The Link Between Insomnia and Alaskan Winters

Posted by Tyler Britton on Nov 20, 2019 7:30:00 AM

Link between insomnia and Alaskan Winters - Anchorage Sleep Center

How Alaskan Winters Affect Our Lives

Alaskan winters pose and extremely unique challenge to our lives and sleep. Our winters mean either receiving mostly (or only) darkness or only darkness, depending on where you live. This extreme lighting condition is contrasted against summer, which is the opposite, and entails making fairly drastic changes to our lives – changes which be very disruptive towards sleep.

The extreme winter darkness means shifting our lives form summer in all ways:

  • Sociologically
  • Psychologically
  • Physiologically
  • Habitually

Most of us look like different people in the winter vs the summer: we get outside less, we might work different jobs, the things we do and places we go for fun change, and we may interact with friends less as a result. Furthermore, many of us respond in mental or emotional ways to the darkness, but ways which are unconscious, and our behavior further changes as a result.

The Link Between Alaskan Winters and our Biological Clock (Melatonin)

The point is this, these rapid and drastic changes can make sleeping very difficult. The most common negative responses to winter darkness include anxiety, depression, restlessness, and feeling of isolation. These symptoms often end up either exacerbating or causing the onset of sleep disorders such as:

  • Circadian rhythm disorders
  • And more specifically, insomnia

In addition to the above social, psychological, physiological, and habitual reasons for disrupted sleep in Alaskan winter darkness, it’s extremely important to note that hormonally these sleep troubles happen in large part because of melatonin.

Melatonin is the sleep hormone that regulates sleep. It is light sensitive in that it responds to changes in light. As darkness transitions to light, your body stops production of melatonin. As light changes to dark, your body increases melatonin production.

Maintaining a healthy biological clock requires a lot more effort during the winter, and if unmanaged it can easily lead to a wonky sleep schedule. When melatonin production is disrupted, you disrupt your circadian rhythm – your biological clock.

The excessive darkness does not provide these changes in light, and your brain is not queued to produce or stop melatonin production. Thus, you develop extremely erratic sleep schedules – like, your sleep schedule freaks out, and insomnia is the result.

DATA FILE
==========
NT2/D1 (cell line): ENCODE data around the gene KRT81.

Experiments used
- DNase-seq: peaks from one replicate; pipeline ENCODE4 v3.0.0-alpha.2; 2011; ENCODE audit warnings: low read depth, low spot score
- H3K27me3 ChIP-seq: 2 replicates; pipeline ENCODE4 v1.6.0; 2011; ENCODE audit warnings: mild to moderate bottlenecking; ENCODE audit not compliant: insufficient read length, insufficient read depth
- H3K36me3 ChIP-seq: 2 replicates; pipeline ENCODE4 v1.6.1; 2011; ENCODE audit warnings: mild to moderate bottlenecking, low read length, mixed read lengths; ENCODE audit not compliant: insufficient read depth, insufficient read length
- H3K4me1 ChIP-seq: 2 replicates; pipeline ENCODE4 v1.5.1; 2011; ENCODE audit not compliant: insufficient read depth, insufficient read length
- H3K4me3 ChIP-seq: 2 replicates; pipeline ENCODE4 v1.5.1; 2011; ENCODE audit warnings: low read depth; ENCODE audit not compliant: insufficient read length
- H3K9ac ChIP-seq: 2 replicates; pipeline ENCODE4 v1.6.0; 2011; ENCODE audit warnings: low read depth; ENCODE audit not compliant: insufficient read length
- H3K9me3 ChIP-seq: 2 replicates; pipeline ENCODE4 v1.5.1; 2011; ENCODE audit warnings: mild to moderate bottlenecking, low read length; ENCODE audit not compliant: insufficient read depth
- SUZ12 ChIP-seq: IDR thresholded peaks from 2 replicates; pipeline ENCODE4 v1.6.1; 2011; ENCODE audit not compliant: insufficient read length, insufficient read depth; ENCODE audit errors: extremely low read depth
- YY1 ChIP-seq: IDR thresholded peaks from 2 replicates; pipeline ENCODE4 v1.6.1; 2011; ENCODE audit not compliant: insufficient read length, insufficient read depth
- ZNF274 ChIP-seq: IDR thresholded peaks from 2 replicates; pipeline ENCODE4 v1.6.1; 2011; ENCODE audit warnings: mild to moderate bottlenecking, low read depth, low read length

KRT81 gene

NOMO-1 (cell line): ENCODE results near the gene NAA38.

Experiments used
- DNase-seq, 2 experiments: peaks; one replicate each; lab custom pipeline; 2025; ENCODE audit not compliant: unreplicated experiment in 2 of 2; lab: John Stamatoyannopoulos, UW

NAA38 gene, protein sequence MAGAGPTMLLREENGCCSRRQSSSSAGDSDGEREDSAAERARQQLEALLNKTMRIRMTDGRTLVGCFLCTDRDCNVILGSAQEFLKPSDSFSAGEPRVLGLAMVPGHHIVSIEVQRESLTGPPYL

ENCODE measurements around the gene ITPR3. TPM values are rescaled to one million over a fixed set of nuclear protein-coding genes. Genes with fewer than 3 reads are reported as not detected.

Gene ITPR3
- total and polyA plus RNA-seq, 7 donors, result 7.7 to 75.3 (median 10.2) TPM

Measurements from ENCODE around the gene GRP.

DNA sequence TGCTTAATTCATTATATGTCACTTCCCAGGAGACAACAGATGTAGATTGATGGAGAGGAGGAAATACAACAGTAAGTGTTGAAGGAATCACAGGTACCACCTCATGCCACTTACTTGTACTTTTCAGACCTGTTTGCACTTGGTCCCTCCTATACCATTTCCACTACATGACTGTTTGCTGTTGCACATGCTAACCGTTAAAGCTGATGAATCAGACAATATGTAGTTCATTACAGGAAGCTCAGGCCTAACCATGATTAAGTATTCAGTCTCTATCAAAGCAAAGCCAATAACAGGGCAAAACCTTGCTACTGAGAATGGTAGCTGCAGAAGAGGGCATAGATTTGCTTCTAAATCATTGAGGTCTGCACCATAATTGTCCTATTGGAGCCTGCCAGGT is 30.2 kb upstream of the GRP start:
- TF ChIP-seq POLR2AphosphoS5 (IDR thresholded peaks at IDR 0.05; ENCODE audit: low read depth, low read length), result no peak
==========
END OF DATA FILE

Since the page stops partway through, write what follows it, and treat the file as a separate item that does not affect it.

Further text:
What is Insomnia

Insomnia is the persistent feeling that you cannot:

  • Get to sleep (i.e., you can’t get to sleep before 3am no matter what)
  • Stay asleep throughout the night (i.e., you might wake up 4 times per night for no apparent reason)
  • Sleep in until a normal hour (i.e., waking up at 3am wide awake)

These feelings are, of course, real. The consequences of insomnia all stem from mild to catastrophic sleep deprivation, depending on how severe your insomnia is.  

Symptoms of Darkness Induced Insomnia in Alaska


Insomnia has some rather hallmark symptoms that stem, as said, from sleep deprivation. First and foremost, there are the already discussed, obvious symptoms like not being able to fall and/or stay asleep.

Secondary symptoms include [SleepEducation]:

  • Lower performance in all areas of life (work, relationships, athletics)
  • Chronic daytime fatigue
  • Sleep attacks – sudden onset of sleep-readiness at an during the day
  • Memory trouble
  • Concentration problems
  • Brain fog
  • Headaches
  • Anxiety
  • Depression
  • Mood troubles
  • Chronic irritability
  • Medical complications

It’s not uncommon for a loved one to point out these symptoms rather than the insomniac identifying them him/herself. Fortunately, there are proven ways to help prevent insomnia in the Alaskan darkness.

Dealing With Darkness and Insomnia in Alaskan Winters

Treatment for insomnia - Anchorage Sleep Center

There are several ways to adequately prevent or mitigate insomnia during the winter.

The first, and probably best way, is to use light therapy. Light therapy simply involves turning on a bright sunlamp in the morning when you wake up and turning it off in the evening about 12 hours later. Light therapy is a strategy used to queue and regulate your body’s melatonin production. It has additional benefits preventing seasonal depression and related issues.

Taking vitamin E can help reduce seasonal depression and anxiety, which can greatly contribute to seasonal depression. Work with your doctor on this before taking any supplements.

Developing a strict bedtime routine can help you cultivate the cues and condition your body to prepare hormonally (melatonin), mentally, and physically for sleep. This could include a bath before bed, certain smells (i.e. essential oils), and a specific activity, such as reading. This bedtime routine should be repeated the same every night.

Ensuring that you have a restful bedroom is extremely important. This usually entails having an extremely dark room, a quiet room (or using white noise or earplugs to drown out noise), no electronics in the hour before bed, and investing a couple hundred dollars in comfortable sheets, pillows and a mattress topper (or investing in a nice mattress if you have the budget).

Changing lifestyle habits, primarily by drinking less coffee, consuming no alcohol before bed, and ensuring that you get proper exercise.

Consulting with a sleep specialist to express concerns, difficulties, or seek further guidance is also an extremely effective way of ensuring that your sleep preparation is curtailed to your unique sleep struggles. If you live in Alaska and are dealing with winter darkness insomnia, start by taking this free online sleep test.

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